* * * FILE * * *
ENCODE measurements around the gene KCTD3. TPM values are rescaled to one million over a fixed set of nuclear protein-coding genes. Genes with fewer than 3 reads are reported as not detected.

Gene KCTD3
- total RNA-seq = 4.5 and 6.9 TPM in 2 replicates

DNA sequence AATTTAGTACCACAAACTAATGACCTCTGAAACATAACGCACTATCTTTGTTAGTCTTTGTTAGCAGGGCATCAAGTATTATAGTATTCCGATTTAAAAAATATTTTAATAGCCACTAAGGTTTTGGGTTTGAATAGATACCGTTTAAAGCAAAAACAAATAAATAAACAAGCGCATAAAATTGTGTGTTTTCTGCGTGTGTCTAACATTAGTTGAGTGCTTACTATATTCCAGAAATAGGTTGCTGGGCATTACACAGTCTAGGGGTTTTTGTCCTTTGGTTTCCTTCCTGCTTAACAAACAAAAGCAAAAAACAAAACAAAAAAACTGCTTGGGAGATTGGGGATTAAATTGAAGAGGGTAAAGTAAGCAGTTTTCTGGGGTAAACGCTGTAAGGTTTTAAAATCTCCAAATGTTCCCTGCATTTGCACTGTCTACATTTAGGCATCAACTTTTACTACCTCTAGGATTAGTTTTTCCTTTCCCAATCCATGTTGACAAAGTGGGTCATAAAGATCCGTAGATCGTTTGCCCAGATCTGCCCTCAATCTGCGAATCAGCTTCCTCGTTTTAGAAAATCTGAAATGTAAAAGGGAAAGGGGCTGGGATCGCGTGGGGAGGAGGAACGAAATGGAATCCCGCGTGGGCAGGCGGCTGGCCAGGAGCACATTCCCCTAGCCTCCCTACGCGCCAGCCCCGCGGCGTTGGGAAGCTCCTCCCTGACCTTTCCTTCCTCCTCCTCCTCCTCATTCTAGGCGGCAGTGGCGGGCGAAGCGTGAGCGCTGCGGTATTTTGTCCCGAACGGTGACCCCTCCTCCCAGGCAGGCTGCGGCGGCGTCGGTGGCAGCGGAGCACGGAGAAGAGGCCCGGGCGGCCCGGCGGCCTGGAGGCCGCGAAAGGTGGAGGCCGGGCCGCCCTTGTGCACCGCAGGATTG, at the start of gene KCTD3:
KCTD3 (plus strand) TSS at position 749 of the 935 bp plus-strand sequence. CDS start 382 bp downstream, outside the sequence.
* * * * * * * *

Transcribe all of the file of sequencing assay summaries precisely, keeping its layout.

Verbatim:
ENCODE measurements around the gene KCTD3. TPM values are rescaled to one million over a fixed set of nuclear protein-coding genes. Genes with fewer than 3 reads are reported as not detected.

Gene KCTD3
- total RNA-seq = 4.5 and 6.9 TPM in 2 replicates

DNA sequence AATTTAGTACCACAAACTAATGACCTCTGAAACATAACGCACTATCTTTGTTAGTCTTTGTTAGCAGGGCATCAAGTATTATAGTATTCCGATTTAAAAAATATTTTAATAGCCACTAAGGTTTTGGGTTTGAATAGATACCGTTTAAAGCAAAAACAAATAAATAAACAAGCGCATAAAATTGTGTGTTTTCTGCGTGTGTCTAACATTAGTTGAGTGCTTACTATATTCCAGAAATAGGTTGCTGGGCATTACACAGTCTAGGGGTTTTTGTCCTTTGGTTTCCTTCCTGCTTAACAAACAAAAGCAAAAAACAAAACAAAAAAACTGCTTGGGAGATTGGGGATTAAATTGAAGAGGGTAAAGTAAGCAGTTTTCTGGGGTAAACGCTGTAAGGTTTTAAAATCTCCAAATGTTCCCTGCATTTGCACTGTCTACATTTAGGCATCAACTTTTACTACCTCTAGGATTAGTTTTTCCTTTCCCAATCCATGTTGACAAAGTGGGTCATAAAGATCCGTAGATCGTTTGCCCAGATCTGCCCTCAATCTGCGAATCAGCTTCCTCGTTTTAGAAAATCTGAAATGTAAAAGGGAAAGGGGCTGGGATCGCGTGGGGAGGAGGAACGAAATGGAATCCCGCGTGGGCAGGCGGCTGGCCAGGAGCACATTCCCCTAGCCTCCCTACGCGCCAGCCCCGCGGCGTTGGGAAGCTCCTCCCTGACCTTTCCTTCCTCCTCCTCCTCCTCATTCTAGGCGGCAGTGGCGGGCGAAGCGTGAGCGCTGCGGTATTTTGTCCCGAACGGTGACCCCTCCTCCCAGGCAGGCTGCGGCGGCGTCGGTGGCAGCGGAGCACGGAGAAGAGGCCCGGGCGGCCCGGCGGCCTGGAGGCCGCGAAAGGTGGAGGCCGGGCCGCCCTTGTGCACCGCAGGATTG, at the start of gene KCTD3:
KCTD3 (plus strand) TSS at position 749 of the 935 bp plus-strand sequence. CDS start 382 bp downstream, outside the sequence.